The Ball Hone is self-centering, self-aligning to the bore, and self-compensating for wear.
Ball hones provide a great surface finish and will make your next re-ring job a success !
The ball hone tool, is great if you are only trying to, freshen a cylinder prior to re-ringing. Because, it is not a material removal tool.
The ball hones job is to, create a consistent cross hatch on the bore surface, so the oil has something to cling to. Without this cross hatch, the oil will simply flow away, without doing its job. So, in your engine, the pistons ride up and down maintaining a tight seal via the piston rings. But, over time, the constant rubbing of the rings against the cylinder wall; can polish it to a very smooth finish.
This Creates Problems In Two Ways:
- Firstly, the lubricating oil in the engine; will not adhere properly to the mirror smooth surface, and friction is increased.
- Secondly, while breaking in newly installed piston rings; a minute amount of wear must occur between rings and cylinder wall, in order to seat the rings properly, and ensure a gas-tight seal.
Consequently, if the cylinder walls are too smooth, this wear will not occur; with the rings “skimming” over the polished surface.
What Diameter Ball Hone Should I Use
Ball Hones are made oversize. So, you need to choose the size, based on the size of your cylinder. If your cylinder is a non-standard size select the next largest size. For example, for a cylinder that has been machined to 3-3/8”, choose a 3-1/2” hone. The “flex” that’s built into the ball hone, will adjust to the size difference. The degree of oversize creates pressure and a soft cutting action on cylinder walls.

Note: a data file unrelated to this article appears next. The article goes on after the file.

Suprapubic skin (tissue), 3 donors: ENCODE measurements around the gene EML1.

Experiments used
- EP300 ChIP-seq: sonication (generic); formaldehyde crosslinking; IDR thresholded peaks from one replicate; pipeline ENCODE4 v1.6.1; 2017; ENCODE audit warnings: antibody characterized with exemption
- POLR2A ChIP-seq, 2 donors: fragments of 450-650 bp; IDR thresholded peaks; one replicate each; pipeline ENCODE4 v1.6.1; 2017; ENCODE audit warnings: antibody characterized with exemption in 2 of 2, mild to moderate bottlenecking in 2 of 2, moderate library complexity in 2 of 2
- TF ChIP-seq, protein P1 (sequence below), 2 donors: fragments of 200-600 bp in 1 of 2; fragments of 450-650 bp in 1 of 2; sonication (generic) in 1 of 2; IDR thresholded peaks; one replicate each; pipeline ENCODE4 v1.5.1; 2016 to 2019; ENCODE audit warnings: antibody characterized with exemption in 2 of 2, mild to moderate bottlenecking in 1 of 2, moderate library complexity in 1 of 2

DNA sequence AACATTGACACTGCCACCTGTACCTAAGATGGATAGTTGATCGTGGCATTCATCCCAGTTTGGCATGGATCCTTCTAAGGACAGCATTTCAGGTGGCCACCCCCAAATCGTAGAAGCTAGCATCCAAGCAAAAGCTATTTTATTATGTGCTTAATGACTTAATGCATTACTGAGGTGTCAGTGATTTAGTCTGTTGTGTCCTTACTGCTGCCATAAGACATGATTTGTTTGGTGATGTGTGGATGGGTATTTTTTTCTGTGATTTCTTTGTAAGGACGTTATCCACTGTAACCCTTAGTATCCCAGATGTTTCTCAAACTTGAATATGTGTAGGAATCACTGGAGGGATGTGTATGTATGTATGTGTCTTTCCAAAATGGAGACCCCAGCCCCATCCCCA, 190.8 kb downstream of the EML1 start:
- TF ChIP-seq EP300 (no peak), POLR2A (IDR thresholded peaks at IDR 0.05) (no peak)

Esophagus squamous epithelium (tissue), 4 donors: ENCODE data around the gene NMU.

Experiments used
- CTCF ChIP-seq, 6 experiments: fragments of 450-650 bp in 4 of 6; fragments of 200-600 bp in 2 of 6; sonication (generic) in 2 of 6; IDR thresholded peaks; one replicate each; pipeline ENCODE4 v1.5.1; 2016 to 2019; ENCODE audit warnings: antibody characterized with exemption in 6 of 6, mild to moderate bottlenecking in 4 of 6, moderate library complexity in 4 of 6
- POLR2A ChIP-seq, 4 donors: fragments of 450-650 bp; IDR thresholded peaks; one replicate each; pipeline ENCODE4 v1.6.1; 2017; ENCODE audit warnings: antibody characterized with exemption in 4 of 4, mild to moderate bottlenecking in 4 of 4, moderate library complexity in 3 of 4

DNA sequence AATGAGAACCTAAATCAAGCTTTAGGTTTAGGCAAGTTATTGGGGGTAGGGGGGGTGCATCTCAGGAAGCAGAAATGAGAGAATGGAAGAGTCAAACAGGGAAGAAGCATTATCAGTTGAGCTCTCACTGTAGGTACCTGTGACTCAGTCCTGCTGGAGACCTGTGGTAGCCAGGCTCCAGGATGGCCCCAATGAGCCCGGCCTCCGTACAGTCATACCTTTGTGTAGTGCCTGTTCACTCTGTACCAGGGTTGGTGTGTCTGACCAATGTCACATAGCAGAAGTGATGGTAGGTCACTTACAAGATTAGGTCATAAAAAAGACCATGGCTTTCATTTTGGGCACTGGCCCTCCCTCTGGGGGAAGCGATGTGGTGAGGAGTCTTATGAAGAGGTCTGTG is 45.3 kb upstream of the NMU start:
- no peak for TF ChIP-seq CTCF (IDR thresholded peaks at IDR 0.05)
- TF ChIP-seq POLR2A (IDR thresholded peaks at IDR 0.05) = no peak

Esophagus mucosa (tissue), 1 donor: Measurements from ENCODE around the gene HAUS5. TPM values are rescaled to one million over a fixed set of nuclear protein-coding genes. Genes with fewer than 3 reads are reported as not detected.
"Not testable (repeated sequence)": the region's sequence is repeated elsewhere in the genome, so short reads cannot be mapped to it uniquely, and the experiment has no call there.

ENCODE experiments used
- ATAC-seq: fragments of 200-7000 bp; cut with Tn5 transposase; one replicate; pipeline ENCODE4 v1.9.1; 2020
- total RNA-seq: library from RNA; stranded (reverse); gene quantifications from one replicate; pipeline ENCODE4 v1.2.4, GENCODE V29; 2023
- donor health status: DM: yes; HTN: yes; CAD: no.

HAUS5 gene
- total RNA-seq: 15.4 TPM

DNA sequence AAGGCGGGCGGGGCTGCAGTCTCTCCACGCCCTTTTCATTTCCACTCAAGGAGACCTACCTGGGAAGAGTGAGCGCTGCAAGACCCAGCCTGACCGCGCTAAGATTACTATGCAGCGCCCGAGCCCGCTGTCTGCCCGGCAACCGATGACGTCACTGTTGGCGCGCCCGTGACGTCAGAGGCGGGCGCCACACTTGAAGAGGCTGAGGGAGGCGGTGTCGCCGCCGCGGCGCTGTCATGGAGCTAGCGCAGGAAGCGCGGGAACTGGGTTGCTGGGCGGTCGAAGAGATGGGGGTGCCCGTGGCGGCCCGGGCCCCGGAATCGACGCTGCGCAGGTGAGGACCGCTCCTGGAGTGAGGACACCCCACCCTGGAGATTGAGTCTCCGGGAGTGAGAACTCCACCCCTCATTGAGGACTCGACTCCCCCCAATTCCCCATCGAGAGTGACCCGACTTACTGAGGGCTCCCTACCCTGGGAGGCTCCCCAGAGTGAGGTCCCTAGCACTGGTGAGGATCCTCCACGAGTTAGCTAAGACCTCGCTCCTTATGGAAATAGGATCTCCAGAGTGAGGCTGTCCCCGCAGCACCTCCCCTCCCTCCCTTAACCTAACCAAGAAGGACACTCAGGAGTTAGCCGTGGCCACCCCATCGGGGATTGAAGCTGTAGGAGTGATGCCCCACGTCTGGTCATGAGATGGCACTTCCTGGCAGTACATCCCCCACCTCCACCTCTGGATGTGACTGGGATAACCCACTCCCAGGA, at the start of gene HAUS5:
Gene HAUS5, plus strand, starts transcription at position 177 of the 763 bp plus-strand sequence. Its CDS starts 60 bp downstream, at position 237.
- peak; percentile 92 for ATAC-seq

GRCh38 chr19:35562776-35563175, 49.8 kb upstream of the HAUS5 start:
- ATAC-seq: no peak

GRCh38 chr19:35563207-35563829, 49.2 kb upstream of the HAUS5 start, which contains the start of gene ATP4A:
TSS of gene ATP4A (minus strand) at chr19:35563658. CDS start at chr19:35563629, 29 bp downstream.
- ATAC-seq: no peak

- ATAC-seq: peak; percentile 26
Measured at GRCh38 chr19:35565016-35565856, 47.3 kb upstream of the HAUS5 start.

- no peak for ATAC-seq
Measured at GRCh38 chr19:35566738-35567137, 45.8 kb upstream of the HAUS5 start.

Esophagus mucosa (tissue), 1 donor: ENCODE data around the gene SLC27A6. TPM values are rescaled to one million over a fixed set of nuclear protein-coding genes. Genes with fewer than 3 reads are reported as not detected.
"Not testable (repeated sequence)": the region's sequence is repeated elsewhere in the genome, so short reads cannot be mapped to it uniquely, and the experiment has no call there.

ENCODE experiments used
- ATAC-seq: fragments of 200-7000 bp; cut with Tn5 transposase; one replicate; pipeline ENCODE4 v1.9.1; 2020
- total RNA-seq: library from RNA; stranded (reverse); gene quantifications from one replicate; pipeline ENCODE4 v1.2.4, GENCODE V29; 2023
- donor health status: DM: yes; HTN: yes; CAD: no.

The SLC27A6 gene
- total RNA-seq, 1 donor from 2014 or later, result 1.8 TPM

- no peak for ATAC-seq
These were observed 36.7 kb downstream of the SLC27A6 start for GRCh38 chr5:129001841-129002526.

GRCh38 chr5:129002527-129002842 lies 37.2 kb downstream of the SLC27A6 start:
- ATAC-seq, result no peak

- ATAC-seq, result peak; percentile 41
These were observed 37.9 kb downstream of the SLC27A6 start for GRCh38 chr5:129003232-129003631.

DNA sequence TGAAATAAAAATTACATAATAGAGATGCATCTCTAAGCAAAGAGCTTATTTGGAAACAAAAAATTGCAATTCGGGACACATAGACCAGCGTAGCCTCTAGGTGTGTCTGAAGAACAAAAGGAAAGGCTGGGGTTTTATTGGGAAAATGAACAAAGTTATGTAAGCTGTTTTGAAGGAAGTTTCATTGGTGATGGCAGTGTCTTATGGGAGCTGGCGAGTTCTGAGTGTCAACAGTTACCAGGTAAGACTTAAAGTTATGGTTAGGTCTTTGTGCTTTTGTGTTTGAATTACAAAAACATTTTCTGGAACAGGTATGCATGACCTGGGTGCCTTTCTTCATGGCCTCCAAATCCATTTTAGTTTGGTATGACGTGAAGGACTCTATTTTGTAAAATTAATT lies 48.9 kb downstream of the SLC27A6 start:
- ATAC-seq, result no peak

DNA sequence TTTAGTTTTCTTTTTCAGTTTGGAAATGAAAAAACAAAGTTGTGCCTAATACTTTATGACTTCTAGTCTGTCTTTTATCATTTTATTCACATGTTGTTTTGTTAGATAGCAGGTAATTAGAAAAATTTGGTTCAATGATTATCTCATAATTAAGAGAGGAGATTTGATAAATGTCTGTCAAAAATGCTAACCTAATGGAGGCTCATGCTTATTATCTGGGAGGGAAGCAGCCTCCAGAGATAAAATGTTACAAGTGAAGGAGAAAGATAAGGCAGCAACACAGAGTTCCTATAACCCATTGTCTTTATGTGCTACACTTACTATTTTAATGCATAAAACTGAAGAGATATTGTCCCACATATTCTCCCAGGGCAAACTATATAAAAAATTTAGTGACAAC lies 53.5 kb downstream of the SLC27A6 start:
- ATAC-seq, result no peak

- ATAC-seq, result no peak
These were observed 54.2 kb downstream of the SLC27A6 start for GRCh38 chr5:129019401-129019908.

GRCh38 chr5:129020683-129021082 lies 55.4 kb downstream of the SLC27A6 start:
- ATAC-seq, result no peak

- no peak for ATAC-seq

What Grit Ball Hone Should I Use
So, the higher the number, the finer the grit. The most commonly used grits for engine building work, runs from 120 to 400. Hone grit is one of those topics that will, vary vastly from the many ring designers. For a basic re-ring job, just use the grit recommended by the ring manufacturer you are using. They will suggest the proper grit for the ring type you are using. ( Ring Types: Iron rings-Chrome rings-Moly Rings-Plasma Rings )
Recommended Steps, To Ball Hone Your Cylinders For New Rings
There are several steps in refinishing your cylinders, in preparation for new rings. The first of course is to remove all bearings leaving a bare engine block. The metal from the honing or deglazing process with go everywhere. Note that the worst thing about honing is the block cleanup. You can never spend to much time cleaning your block.
With the engine bare and cylinder ridged reamed (if necessary); place the ball-hone in a hand drill or drill press. Lubricate the cylinder with 10-30wt oil or ball hone oil (recommended). Spread the lubricant in the bore with a brush or your fingers. Make sure the cylinder is completely covered.
For the first use of a new ball-hone, lubricate the ball-hone and bore walls completely several times; as the ball hone itself will absorb some of the oil. Future cylinder honing will not require as much oil, as the first was with a new ball-hone. Insert the lubricated ball hone with the drill rotating slowly, while inserting into the bore. With the ball-hone in the lubricated bore, run the drill at 600-800 rpm; with a vigorous motion up and down in the bore for 40-60 strokes.